Canada receives a significant number of newcomers each year that include immigrants, refugees, and asylum seekers. Of the 33 million people living in Canada, 6.7 million (20.6%) are immigrants and 3.5% of the total population are recent immigrants, while over 20,000 women arrive as approved refugees [1]. Additionally, the approximately 8,000 asylum seekers pursuing in-land claims for refugee status in Canada represents an exponential growth in the past decade [1]. The characteristics of all these migrants have changed dramatically as well. In the past fifteen years, there has been a doubling in the proportion of women migrating from source countries such as the Philippines, India, Iran, Nigeria, Iraq, Syria, Columbia, and Eritrea [2]. These same statistics show that a growing proportion of these women are within prime childbearing age and fleeing stressful circumstances (i.e., community violence, war conflict, trauma, or chronic poverty). These changing patterns of migration have implications for both the planning and the delivery of accessible and effective maternal health services, as well as the development of clinical practice guidelines specific to pregnancy in Canada. A scope of literature on maternal health during the pregnancy and postpartum phases is required to establish a foundation of evidence-based findings that can aid the development of guidelines and new policy to better support maternity health.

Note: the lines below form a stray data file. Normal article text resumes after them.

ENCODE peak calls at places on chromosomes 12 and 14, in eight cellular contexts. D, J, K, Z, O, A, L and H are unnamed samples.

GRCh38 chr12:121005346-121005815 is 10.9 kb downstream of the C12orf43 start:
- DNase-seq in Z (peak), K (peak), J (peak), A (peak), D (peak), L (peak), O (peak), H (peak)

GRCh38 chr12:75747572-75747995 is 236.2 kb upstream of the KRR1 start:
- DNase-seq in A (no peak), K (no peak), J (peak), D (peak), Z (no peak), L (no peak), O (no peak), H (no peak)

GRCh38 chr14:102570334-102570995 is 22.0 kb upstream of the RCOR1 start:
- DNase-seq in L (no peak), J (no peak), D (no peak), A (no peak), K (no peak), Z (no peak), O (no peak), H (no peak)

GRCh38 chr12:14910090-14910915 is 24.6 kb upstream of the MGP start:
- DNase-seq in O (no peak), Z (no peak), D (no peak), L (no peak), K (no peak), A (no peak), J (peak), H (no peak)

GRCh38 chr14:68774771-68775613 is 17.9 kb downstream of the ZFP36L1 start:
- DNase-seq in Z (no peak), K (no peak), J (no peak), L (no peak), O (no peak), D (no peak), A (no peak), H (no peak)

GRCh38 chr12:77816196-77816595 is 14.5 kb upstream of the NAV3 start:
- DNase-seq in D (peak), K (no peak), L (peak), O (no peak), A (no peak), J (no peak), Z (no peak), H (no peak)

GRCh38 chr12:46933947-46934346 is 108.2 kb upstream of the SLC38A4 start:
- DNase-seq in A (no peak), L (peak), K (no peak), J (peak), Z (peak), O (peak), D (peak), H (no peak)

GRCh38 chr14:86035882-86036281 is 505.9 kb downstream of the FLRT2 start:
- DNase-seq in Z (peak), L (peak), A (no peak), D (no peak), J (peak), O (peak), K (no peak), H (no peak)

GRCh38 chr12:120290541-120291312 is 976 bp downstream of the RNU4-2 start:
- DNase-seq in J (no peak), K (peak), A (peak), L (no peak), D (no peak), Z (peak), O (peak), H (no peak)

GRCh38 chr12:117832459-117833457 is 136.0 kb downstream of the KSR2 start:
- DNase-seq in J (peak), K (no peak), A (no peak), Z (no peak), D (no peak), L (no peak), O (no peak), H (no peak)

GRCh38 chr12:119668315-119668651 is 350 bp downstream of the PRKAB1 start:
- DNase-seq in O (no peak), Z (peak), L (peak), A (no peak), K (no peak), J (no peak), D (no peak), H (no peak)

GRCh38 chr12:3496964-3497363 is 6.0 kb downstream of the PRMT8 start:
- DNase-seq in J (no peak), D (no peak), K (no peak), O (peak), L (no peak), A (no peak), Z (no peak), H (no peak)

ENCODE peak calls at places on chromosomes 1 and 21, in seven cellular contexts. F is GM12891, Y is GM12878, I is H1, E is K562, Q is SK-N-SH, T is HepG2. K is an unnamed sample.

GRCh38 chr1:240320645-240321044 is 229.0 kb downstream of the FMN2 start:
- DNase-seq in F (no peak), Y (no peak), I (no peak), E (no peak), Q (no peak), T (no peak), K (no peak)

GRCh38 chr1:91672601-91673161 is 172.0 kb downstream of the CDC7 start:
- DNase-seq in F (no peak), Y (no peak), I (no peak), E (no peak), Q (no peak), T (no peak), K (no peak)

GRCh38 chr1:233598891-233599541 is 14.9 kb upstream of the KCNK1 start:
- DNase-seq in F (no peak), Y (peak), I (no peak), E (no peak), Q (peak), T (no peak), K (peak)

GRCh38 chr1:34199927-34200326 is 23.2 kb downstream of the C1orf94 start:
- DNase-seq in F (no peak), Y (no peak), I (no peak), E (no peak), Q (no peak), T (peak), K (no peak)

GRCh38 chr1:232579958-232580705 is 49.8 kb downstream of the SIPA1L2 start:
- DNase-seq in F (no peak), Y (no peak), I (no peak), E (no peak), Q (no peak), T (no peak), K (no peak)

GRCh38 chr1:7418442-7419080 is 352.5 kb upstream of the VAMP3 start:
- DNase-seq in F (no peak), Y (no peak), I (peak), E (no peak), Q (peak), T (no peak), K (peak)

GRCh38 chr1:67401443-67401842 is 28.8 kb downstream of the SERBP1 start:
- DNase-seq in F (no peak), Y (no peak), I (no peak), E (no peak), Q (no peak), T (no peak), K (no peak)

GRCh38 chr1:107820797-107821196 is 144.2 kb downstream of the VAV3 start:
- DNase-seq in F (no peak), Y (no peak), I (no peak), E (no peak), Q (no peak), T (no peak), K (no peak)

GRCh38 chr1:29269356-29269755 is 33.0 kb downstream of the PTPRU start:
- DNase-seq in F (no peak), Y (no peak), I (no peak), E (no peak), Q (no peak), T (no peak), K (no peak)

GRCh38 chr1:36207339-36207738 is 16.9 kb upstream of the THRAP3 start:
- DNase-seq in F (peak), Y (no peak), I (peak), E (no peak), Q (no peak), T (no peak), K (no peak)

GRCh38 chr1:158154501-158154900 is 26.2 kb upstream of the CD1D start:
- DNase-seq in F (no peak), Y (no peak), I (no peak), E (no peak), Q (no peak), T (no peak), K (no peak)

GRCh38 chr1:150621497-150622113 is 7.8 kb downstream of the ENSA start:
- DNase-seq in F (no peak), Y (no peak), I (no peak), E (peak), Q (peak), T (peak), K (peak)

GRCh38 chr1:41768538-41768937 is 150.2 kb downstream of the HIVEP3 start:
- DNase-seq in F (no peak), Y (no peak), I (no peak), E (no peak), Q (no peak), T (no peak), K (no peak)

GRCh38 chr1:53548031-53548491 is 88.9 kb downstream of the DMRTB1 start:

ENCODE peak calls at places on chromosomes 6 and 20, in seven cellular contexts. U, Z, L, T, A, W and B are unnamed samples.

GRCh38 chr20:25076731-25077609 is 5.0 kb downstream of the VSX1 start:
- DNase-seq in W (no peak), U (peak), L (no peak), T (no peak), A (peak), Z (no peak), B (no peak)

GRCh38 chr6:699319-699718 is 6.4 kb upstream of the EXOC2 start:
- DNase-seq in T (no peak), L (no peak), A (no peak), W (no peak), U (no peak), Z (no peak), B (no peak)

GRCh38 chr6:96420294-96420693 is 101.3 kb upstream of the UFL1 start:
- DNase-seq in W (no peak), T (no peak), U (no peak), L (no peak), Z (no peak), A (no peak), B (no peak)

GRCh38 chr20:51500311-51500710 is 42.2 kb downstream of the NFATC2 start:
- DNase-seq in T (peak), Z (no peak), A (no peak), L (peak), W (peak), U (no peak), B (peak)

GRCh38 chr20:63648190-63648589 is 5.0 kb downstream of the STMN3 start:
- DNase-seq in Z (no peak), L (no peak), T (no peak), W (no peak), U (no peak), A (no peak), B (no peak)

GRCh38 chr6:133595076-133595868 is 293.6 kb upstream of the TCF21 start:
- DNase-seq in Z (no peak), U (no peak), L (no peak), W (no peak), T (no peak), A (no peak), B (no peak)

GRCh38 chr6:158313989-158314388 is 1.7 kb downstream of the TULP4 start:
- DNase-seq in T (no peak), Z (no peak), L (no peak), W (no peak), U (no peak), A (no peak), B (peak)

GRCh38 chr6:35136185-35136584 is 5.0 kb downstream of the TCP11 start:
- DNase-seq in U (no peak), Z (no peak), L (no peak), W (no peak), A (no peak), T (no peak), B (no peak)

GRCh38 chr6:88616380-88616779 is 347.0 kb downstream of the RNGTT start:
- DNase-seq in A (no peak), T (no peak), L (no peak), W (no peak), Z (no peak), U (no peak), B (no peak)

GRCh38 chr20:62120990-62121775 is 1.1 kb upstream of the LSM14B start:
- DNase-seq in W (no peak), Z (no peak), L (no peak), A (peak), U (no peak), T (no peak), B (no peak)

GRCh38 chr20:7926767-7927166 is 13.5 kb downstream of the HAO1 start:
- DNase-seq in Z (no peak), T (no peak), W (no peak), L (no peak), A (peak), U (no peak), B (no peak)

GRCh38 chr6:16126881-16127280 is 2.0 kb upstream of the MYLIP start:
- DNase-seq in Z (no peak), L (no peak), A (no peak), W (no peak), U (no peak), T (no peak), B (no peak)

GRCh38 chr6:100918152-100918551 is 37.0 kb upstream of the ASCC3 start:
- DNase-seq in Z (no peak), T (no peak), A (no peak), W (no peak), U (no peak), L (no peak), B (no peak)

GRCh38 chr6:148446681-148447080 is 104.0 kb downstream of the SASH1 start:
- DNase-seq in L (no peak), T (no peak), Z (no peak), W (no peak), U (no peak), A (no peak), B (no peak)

We report the findings of a scoping review we conducted to examine and outline the extent, range, and nature of empirical evidence about maternal health and healthcare services for migrant women in Canada, from pregnancy through to postpartum. We then provide a thematic analysis according to prenatal, intrapartum, and postnatal care literature for women resettled and living in Canada. The Canadian context allows for a unique examination of the challenges to maternal healthcare due to the highly diverse range of ethnocultural groups and their experiences from premigration and resettlement in a country that provides universal healthcare. For our scoping review, we included all migrants: immigrants who apply to live in Canada typically for occupational or family reunification purposes as well as resettled refugees who are provided with permanent residence and legal status in Canada prior to arriving and migrants who land in Canada with no prior status, asylum seekers, who remain undocumented, without legal status. In Canada, immigrants and resettled refugees are provided with the same universal health insurance that Canadian citizens receive, while refugee claimants are provided with only partial coverage through the Interim Federal Health Program (IFHP) and failed refugee claimants or undocumented migrants receive no health coverage. Unlike other high-income countries with universal health coverage, Canada does not offer medication coverage or exemptions for pregnant women in order to receive health service support regardless of their migration status. Complicating this scenario is the fact that Canada’s IFHP health coverage for refugees can be unstable (cancelled at times due to alternating political agendas). Most provinces in Canada also provide funding for midwifery services to immigrants and some refugees. Analysis of studies conducted in Canada reflecting this mix of health services and migrant needs provides a unique opportunity to understand contributing factors to maternity health for migrant women, especially when, for most of them, financial access is not a factor.